Righteous soul – and the only record ever cut by East Coast – a group led by Larry Blackmon, featuring early vocals by Gwen Guthrie! The style is very hip – a mixture of funk and progressive grooving, all held together with a sound that's young, proud, and which moves easily between influences from a number of different camps. In a way, the group's almost a cross between early Earth Wind & Fire and The Voices Of East Harlem – with a style that's got some nicely soulful jazz elements, but served up with a dose of sweeter soul. Gregory Johnson plays some great keyboards on the set, and titles include "I've Got To Reclaim You", "Something Deep Inside", "Any Thing You Have In Mind", "Miss Gigi", "Keep On Trying", "I Found You", and "You Can't Let It Get You Down". LP, Vinyl record album

Possible matches3
CD, LP, Vinyl record album cover art
✨✧ East CoastEast Coast (Encounter) ... CD
Encounter/Essential, 1973. New Copy ... Out Of Stock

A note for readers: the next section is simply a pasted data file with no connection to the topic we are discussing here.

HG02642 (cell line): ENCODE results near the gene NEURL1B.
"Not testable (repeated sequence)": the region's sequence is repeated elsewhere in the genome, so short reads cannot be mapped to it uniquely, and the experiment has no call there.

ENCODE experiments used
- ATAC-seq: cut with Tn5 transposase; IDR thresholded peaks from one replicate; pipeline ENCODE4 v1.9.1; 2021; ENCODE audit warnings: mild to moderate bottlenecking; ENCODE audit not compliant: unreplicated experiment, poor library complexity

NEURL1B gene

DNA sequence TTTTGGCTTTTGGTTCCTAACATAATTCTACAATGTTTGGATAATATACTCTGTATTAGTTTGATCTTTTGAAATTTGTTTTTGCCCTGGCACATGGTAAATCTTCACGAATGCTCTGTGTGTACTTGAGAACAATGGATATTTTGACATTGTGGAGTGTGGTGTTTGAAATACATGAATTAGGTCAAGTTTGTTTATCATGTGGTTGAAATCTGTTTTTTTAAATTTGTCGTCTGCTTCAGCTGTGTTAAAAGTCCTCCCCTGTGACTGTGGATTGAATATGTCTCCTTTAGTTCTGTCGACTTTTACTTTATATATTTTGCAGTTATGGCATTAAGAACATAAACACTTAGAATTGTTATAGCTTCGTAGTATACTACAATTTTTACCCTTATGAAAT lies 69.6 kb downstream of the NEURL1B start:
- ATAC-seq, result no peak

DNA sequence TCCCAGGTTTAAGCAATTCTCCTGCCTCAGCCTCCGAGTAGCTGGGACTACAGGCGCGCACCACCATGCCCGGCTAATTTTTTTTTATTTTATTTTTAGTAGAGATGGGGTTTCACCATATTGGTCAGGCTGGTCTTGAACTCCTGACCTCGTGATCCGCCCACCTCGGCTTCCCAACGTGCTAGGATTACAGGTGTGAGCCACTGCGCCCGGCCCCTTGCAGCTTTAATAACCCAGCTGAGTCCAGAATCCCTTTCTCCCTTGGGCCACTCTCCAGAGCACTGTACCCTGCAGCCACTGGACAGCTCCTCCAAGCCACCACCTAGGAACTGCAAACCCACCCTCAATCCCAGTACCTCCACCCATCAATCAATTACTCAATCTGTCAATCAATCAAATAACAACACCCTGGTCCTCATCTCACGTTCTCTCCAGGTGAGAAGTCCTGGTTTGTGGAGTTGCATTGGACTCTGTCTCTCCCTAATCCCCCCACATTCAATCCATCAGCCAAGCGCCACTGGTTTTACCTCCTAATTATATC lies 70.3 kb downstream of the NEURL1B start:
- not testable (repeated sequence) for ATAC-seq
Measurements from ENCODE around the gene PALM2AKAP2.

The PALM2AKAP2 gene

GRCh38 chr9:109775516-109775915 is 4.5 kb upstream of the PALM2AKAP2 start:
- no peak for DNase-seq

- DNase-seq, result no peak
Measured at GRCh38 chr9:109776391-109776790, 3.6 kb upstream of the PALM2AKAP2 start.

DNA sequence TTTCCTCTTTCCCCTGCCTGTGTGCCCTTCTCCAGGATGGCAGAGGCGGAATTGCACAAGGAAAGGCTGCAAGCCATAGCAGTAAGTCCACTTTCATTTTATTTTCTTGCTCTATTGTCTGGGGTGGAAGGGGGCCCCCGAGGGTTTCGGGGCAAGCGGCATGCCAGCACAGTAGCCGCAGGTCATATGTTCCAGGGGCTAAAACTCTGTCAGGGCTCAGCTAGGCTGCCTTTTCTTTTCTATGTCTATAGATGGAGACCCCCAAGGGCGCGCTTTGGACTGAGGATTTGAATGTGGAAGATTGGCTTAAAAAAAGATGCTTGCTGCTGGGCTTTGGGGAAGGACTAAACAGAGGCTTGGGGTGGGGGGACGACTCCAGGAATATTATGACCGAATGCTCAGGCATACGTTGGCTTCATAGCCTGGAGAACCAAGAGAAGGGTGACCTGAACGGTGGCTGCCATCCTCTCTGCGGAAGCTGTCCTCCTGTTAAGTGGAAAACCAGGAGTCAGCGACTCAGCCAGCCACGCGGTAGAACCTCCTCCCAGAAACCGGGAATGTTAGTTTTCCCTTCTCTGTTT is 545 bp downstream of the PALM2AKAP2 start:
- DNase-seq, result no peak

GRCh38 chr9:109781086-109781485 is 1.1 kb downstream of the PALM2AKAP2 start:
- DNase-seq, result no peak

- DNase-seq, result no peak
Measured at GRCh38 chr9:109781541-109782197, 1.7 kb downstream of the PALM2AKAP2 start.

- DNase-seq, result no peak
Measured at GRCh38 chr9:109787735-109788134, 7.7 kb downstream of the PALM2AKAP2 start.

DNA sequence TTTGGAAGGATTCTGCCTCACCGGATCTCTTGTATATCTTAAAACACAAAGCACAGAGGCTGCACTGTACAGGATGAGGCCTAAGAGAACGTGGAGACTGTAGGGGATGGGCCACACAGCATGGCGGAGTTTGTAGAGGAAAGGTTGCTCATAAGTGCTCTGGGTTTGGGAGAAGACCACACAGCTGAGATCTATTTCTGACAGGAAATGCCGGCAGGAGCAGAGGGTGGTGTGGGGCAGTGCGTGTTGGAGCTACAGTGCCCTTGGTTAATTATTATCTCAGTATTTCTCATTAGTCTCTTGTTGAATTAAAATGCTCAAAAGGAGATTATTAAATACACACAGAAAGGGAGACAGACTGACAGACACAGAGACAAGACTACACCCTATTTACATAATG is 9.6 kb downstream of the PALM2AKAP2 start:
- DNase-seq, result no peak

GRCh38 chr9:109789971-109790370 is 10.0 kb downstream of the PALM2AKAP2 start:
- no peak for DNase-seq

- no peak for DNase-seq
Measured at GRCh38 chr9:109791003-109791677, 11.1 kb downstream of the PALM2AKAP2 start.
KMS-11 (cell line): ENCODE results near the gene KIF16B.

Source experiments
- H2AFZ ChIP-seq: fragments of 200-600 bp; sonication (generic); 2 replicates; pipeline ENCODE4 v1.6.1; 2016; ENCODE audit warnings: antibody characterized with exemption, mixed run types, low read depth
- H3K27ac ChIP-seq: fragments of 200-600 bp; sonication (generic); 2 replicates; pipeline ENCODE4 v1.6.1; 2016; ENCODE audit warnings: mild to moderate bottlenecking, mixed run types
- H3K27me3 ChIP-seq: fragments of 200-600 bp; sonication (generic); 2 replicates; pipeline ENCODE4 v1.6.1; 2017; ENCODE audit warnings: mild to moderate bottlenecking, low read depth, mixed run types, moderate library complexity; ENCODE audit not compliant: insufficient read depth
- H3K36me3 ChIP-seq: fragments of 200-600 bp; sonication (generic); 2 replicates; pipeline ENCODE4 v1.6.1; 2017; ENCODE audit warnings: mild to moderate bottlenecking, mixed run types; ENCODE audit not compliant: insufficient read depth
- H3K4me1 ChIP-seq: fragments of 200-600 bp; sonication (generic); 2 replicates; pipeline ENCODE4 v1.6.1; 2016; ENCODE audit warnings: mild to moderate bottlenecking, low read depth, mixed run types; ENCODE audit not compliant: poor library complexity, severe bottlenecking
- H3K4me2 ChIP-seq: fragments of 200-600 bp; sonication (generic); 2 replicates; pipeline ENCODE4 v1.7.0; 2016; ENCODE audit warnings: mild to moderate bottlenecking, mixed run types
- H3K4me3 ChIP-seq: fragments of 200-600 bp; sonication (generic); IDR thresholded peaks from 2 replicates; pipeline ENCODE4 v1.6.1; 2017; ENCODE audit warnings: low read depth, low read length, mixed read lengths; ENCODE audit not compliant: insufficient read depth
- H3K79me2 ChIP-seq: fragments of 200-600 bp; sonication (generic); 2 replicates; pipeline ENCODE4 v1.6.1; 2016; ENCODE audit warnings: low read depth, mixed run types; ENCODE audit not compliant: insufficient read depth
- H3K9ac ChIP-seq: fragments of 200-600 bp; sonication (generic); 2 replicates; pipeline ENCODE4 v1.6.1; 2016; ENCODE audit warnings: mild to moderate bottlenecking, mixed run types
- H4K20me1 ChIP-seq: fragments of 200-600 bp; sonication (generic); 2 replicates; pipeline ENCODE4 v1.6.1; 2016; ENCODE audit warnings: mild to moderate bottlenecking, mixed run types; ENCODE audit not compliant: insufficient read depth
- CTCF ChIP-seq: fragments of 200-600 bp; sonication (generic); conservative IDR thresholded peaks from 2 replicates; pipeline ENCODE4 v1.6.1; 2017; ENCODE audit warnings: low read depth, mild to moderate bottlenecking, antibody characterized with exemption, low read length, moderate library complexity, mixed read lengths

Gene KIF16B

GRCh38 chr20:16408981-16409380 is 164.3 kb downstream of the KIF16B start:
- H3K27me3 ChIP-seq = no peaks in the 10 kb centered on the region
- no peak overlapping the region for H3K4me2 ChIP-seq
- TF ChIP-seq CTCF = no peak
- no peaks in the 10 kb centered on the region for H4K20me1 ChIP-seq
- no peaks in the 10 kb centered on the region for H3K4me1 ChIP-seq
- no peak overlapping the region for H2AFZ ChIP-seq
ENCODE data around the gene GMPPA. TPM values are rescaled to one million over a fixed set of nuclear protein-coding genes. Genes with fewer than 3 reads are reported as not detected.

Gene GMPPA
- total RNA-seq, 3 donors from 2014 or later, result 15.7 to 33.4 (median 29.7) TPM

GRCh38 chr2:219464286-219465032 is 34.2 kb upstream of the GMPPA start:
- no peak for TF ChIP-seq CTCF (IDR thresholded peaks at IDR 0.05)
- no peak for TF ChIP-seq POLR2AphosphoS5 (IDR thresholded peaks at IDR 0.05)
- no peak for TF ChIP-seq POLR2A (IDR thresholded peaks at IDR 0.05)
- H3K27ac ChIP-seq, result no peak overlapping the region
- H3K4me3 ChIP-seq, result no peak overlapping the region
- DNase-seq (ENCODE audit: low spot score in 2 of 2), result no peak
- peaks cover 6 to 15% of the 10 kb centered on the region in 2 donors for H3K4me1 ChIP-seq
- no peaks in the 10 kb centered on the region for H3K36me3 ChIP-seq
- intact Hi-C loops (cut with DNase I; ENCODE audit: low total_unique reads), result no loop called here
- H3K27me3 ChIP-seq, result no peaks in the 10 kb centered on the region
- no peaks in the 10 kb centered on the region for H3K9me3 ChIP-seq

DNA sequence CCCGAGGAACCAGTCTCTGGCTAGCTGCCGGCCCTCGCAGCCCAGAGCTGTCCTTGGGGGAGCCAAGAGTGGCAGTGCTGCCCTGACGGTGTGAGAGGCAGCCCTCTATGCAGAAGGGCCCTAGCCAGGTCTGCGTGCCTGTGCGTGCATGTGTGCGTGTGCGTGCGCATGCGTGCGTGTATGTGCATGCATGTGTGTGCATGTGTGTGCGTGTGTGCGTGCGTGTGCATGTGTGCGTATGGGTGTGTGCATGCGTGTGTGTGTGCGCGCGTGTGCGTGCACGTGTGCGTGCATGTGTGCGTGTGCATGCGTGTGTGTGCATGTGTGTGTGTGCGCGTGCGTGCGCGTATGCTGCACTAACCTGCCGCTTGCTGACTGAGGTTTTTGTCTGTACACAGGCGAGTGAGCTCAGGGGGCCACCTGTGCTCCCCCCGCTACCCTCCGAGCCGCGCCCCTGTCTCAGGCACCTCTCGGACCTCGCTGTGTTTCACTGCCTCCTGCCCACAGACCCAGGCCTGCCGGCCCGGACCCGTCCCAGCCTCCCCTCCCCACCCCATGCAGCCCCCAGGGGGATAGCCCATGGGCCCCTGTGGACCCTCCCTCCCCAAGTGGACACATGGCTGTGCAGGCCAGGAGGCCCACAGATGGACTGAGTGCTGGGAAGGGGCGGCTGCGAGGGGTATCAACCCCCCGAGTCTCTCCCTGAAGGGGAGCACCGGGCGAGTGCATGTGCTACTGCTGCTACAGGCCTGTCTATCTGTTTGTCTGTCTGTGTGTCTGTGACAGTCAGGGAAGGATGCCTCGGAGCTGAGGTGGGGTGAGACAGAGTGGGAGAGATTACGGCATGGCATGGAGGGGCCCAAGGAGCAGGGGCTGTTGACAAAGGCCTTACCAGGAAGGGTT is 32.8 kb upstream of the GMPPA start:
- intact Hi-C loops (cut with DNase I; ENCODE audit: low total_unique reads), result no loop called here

Righteous soul – and the only record ever cut by East Coast – a group led by Larry Blackmon, featuring early vocals by Gwen Guthrie! The style is very hip – a mixture of funk and progressive grooving, all held together with a sound that's young, proud, and which moves easily between influences from a number of different camps. In a way, the group's almost a cross between early Earth Wind & Fire and The Voices Of East Harlem – with a style that's got some nicely soulful jazz elements, but served up with a dose of sweeter soul. Gregory Johnson plays some great keyboards on the set, and titles include "I've Got To Reclaim You", "Something Deep Inside", "Any Thing You Have In Mind", "Miss Gigi", "Keep On Trying", "I Found You", and "You Can't Let It Get You Down". CD